April 1st, 2020 by Gillian M. Dougans

On March 18, 2020 the Supreme Court of British Columbia announced the suspension of regular operations at all courthouses in BC. This unprecedented move underscored a commitment to the health and safety of all British Columbians – the people who need to come to court and the people who work in our courthouses. Only essential and urgent applications are being heard in criminal and family cases (including matters related to COVID-19 and public safety). But what if you have a civil case – a personal injury matter or a business dispute? Maybe your trial has been adjourned or your lawyer had recommended an application to obtain evidence, collect a debt or get a ruling that would resolve your dispute but now you can’t get into court. Other processes related to your case such as discoveries and mediations have been disrupted, cancelled or postponed. As of today the Courts have only said that they will be closed until the end of April but we expect that to be extended as this virus works its way through our community. Here are some practical suggestions.

If your trial has been adjourned you will go to the back of the line. E.g. if you had a trial in April 2020 and the Courts were closed for two months you will not just be postponed for two months. The earliest your trial can be rebooked will be when the Court (and the parties and their lawyers) have an opening. That is often a year or more away. Get creative. If your trial was set to go ahead in April then you probably have all the evidence you need. Consider a mediation. You can serve a Notice to Mediate on the other party which requires them to attend a mediation. Remote mediations are available through platforms such as Zoom which allow the mediator to host a video conference. All of the parties can be safely by themselves but Zoom allows you to have sessions with everyone participating or to break into separate groups so that you and your lawyer can confer privately or invite the mediator to join you. See my article about remote mediations for more information.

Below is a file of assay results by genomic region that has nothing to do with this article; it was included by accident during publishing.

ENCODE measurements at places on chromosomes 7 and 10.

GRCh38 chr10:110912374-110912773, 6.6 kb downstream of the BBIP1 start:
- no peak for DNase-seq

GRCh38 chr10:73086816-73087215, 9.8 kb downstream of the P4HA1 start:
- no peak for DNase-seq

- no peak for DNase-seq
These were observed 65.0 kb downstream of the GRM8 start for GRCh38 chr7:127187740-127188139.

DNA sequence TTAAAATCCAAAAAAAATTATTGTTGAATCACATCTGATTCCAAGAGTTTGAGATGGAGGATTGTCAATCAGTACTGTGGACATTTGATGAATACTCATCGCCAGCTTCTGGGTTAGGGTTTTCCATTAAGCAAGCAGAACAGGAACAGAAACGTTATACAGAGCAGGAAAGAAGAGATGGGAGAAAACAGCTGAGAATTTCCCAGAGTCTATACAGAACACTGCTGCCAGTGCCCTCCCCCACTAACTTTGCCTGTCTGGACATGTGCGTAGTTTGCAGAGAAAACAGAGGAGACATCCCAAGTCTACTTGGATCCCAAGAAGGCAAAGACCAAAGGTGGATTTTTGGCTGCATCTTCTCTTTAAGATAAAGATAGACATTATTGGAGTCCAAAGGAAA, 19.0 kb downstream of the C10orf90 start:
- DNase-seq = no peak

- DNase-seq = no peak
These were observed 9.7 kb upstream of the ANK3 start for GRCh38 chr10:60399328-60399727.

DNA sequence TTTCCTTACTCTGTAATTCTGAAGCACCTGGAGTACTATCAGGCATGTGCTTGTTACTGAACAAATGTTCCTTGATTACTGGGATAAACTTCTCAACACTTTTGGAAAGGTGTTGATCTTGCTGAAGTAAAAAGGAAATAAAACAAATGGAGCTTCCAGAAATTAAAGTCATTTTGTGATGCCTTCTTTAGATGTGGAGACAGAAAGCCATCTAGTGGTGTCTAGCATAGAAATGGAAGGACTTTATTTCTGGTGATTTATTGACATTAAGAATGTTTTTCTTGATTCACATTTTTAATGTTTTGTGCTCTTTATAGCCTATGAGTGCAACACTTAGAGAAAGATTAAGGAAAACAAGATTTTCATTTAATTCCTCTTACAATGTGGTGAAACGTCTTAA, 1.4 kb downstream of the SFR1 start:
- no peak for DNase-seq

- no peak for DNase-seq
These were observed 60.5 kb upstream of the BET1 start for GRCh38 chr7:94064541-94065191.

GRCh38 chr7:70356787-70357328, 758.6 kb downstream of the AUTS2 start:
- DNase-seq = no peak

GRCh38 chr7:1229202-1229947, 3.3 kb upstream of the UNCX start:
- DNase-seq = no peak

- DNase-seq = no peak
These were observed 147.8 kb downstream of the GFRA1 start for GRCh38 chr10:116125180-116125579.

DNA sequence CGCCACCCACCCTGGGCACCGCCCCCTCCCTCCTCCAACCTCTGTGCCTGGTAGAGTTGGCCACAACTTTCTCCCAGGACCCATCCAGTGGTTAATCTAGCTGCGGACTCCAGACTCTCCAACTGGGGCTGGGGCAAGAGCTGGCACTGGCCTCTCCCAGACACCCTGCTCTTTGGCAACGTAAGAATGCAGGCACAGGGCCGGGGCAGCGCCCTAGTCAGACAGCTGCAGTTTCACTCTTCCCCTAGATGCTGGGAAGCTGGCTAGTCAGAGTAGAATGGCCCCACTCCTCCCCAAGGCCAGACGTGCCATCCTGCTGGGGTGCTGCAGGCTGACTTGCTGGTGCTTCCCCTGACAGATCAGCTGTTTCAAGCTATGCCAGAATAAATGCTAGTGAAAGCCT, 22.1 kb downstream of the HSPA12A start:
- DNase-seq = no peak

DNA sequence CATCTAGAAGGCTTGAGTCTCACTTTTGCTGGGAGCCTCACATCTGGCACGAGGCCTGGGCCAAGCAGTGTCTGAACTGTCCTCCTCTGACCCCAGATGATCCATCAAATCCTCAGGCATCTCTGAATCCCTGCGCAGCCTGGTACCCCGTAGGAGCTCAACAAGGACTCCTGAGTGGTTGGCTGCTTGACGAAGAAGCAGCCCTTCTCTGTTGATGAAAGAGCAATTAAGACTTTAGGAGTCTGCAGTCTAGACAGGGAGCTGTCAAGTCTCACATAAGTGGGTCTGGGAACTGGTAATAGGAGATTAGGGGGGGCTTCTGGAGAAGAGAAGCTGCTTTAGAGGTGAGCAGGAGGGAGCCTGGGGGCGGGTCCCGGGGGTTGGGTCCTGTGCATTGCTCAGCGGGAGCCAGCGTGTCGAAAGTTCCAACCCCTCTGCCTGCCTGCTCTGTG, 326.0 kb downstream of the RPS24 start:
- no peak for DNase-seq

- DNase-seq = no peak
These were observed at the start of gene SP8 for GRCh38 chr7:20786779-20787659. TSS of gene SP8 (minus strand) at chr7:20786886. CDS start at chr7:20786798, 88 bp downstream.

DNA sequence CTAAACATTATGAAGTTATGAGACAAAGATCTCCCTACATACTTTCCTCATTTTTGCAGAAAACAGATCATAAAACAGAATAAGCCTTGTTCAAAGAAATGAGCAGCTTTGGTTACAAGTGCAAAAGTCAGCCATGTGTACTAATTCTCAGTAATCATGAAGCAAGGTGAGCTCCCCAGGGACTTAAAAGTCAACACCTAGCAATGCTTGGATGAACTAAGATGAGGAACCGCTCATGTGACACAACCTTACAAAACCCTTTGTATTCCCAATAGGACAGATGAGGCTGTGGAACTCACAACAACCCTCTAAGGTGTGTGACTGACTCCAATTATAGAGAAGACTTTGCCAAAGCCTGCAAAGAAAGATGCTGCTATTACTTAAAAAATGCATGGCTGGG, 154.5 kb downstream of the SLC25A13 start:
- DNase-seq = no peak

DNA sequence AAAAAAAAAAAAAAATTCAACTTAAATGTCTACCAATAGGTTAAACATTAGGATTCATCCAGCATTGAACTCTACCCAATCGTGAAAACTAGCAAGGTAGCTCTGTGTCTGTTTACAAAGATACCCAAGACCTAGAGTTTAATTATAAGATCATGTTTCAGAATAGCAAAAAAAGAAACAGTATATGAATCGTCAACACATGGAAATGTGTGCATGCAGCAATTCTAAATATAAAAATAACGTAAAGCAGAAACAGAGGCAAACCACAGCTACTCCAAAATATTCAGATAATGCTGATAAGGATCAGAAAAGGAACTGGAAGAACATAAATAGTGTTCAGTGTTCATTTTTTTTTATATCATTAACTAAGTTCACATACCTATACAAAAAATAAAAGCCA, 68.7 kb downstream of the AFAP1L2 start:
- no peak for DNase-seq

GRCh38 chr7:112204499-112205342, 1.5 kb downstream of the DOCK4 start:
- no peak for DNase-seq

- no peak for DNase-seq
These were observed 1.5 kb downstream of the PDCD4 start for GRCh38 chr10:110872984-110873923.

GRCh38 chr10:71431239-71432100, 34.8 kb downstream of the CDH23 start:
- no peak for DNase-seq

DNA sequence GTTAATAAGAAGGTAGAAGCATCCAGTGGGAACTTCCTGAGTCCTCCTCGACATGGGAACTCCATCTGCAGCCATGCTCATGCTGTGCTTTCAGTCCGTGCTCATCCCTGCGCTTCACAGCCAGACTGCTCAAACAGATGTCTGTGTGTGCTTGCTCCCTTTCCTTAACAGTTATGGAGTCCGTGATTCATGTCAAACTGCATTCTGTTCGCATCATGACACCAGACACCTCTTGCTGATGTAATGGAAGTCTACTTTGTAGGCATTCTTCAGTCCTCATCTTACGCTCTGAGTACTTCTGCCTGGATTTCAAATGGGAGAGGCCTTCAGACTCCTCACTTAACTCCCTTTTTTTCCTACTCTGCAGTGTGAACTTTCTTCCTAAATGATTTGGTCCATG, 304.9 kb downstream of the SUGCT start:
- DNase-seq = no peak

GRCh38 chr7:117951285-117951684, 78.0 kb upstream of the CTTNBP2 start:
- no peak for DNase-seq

You can still move your case along with a discovery. Remote discoveries are also becoming popular. Similar to remote mediations they are hosted by the court reporter on a platform such as Zoom. The parties can all be in separate locations. The discovery process is practically unchanged. The court reporter will swear in the party being examined and the other lawyer will ask questions. The Court Reporter takes down the evidence and will produce a written transcript. If paper exhibits need to be marked they can be emailed to the court reporter and emailed back or the parties can use the more modern practice of simply identifying the document by its number on a List of Documents.

Arbitration is another option if the Courts are closed. Both parties would have to agree to have their dispute decided by an arbitrator. The BCICAC has a roster of qualified arbitrators. In an arbitration the parties pay for the arbitrator (who is often a lawyer) and can chose the rules they want to use (e.g. Commercial Arbitration Rules, Supreme Court Rules). http://bcicac.com/

If you have not yet started a civil action or if you have been served with a claim but haven’t responded yet you can still file documents with the Supreme Court using e-file, fax, regular mail or a secure dropbox.

The Small Claims court, for claims from $5,001 to $35,000 is not accepting new filings until at least May 16th. All non-urgent matters are adjourned until at least May 16, 2020.

Don’t forget the Civil Resolution Tribunal for claims up to $5,000. This is, and always was, an online court: https://civilresolutionbc.ca/

If you are worried about a limitation date expiring while the courts are closed, on March 26, 2020 the Province of BC announced that limitation dates would be suspended during the COVID-19 crisis:

Limitation periods in court proceedings

2 Every mandatory limitation period and any other mandatory time period that is established in an enactment or law of British Columbia within which a civil or family action, proceeding, claim or appeal must be commenced in the Provincial Court, Supreme Court or Court of Appeal is suspended.

Don’t forget to talk to your lawyer about good old fashioned negotiation. COVID-19 has created a great deal of economic and financial uncertainty. That often makes parties in a dispute more amenable to resolving it.

The trial lawyers at FH&P are available to assist you with your civil litigation needs. Call us.

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